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Heroin and crack addict shoplifter's 100th conviction


Aimee Cully had a ‘traumatic childhood’ and ‘suffered a lot’

Aimee Cully had a ‘traumatic childhood’ and ‘suffered a lot’

Aimee Cully had a ‘traumatic childhood’ and ‘suffered a lot’

A prolific shoplifter who racked up her 100th conviction after stealing candles from a department store had gone from "zero to 100" on drugs at the time, a court heard.

Aimee Cully (25) was a heroin and crack cocaine addict when she carried out the latest theft.

Judge Gerard Jones jailed her for two months, but made the sentence concurrent to a prison term she is already serving.

Cully, of Oliver Bond House, in Dublin's south inner city, pleaded guilty to stealing three Yankee candles from Shaw's Department Store, George's Street, Dun Laoghaire, on October 17, 2018.

Dublin District Court was told she had 99 previous convictions, including for theft.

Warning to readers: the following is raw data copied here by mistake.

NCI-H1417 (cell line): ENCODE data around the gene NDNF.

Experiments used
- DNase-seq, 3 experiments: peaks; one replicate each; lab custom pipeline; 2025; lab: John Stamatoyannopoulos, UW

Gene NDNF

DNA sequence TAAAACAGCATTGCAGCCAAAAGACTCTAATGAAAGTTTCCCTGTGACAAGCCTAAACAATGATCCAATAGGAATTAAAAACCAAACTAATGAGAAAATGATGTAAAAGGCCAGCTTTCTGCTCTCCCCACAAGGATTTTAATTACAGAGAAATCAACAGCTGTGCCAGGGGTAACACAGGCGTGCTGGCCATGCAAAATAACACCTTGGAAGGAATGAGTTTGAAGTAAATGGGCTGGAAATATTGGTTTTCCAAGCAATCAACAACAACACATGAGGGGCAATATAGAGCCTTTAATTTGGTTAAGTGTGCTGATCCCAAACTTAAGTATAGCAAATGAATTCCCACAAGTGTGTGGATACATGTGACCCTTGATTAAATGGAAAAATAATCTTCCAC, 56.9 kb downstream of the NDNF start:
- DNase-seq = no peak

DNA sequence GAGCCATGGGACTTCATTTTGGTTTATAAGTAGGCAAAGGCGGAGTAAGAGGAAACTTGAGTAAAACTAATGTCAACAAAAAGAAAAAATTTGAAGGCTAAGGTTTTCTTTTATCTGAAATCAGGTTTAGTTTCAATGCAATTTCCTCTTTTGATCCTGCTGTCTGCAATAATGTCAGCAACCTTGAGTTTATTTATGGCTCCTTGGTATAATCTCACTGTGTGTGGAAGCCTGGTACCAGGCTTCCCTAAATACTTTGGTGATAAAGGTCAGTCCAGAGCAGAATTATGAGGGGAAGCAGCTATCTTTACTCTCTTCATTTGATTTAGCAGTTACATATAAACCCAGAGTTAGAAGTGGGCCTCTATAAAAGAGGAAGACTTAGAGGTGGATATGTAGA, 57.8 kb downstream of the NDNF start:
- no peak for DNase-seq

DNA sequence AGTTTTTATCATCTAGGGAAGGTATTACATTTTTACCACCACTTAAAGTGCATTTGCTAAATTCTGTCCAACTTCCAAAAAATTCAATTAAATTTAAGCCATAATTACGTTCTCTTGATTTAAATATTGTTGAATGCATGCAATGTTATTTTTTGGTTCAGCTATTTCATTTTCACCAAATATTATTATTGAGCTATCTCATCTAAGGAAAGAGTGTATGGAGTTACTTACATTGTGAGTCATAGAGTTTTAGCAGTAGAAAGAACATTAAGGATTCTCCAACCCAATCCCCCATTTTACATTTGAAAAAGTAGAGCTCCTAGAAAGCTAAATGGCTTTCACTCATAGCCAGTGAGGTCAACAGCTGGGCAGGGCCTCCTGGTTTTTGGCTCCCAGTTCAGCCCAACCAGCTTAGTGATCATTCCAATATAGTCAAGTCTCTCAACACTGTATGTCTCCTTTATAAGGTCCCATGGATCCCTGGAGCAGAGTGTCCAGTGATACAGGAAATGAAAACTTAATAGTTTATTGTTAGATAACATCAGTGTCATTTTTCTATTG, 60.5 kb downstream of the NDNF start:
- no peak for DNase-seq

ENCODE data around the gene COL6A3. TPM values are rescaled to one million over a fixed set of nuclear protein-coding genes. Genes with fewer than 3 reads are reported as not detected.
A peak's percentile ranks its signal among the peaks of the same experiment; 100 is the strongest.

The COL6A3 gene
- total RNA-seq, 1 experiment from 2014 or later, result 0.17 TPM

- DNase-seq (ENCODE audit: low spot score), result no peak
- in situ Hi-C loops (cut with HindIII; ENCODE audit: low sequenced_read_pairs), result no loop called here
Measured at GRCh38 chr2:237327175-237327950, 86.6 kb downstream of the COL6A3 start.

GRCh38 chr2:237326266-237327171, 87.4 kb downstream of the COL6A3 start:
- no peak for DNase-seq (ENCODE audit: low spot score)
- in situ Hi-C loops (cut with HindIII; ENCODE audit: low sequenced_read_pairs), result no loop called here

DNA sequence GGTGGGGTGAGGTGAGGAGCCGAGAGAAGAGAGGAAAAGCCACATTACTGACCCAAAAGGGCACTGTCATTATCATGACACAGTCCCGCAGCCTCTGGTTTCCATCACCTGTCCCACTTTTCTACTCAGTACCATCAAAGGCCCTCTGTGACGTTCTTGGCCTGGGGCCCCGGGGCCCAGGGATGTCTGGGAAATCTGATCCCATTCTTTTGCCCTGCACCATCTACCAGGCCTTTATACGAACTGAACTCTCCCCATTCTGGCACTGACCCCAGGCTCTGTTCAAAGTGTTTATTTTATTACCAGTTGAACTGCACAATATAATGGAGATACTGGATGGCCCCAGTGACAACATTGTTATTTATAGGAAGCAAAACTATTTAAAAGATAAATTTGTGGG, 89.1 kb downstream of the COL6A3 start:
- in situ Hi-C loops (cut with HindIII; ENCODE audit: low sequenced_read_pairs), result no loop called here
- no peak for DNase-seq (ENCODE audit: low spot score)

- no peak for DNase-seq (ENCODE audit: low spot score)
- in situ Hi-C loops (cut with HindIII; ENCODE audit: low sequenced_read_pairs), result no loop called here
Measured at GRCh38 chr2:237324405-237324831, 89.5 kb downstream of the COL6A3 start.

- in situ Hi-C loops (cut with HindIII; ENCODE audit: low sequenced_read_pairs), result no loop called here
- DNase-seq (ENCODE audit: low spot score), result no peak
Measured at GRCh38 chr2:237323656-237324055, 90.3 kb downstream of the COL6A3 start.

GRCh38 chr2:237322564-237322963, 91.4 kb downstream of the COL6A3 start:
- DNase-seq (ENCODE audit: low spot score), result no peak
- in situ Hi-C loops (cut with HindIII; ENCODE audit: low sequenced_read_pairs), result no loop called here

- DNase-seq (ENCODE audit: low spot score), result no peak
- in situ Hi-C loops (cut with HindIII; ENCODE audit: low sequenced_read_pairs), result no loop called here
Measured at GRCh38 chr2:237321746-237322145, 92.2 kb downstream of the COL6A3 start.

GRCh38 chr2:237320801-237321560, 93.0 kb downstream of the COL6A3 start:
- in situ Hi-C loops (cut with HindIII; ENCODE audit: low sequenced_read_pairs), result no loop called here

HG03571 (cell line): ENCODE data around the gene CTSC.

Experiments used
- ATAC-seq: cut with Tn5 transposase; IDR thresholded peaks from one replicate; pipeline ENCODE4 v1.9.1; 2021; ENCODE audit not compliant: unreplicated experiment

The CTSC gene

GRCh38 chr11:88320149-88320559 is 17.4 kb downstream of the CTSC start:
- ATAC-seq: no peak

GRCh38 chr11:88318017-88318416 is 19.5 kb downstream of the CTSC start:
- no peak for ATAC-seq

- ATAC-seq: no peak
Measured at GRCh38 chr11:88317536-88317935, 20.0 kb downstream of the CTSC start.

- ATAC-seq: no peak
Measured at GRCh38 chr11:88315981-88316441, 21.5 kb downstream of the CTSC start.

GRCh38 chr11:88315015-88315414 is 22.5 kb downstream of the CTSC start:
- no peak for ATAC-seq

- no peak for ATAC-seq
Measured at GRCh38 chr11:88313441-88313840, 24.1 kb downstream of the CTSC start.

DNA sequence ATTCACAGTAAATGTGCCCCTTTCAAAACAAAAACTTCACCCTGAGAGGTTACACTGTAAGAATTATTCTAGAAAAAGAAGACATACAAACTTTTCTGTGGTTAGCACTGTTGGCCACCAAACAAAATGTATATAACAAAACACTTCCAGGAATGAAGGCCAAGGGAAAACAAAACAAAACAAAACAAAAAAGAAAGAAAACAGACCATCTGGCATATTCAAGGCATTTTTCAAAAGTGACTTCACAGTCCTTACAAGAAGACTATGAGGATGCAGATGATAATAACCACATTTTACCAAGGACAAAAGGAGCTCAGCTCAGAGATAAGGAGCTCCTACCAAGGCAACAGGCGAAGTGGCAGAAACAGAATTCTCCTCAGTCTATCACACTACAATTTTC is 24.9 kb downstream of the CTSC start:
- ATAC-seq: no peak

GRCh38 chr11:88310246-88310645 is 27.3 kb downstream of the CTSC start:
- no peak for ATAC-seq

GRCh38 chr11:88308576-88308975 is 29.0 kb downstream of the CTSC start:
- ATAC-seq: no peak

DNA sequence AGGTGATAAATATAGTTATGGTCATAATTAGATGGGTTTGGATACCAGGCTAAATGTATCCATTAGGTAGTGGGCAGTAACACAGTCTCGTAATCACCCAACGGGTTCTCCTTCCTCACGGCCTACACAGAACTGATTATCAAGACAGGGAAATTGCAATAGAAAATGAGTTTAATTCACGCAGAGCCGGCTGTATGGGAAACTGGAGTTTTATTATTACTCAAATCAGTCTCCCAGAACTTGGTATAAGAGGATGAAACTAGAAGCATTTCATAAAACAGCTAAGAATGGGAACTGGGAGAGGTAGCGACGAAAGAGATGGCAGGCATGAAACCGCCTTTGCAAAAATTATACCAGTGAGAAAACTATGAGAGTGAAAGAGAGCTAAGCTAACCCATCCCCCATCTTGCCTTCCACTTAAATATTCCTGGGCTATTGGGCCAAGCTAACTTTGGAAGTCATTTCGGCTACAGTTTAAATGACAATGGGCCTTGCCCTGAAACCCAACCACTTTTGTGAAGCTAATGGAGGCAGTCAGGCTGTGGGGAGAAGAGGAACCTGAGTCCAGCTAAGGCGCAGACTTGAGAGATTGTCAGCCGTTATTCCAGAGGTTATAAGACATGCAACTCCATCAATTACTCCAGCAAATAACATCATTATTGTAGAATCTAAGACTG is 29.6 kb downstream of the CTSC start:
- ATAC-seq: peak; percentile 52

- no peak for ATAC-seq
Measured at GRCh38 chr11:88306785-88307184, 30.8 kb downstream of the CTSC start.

The most recent was handed down last month, when she was jailed for another theft. 

There was "no shying away" from Cully's previous record, her lawyer said.

She had had a traumatic childhood, after which her young life "spiralled".


Cully "did make something of herself" and went back to college, where she took a course in youth, community and social studies, the lawyer added.

However, she suffered another personal tragedy, after which her drug use spiralled out of control and she became addicted to heroin and crack cocaine.

"She went from zero to 100 in her drug use," her barrister said.

The accused also suffered a very bad injury in a car crash a number of years ago, was in a coma for a time and struggled to pay for the pain medication afterwards as she did not have a medical card, the court heard

Cully was making good use of her time in Mountjoy Prison's Dochas Centre and was studying hair and beauty.

She wished to engage more in education and had applied to do a psychology course in prison.

Judge Jones said he would not extend Cully's time in custody as she had "suffered a lot".

He made the two months concurrent to her existing sentence.

"Thanks," the accused told the judge when the case concluded.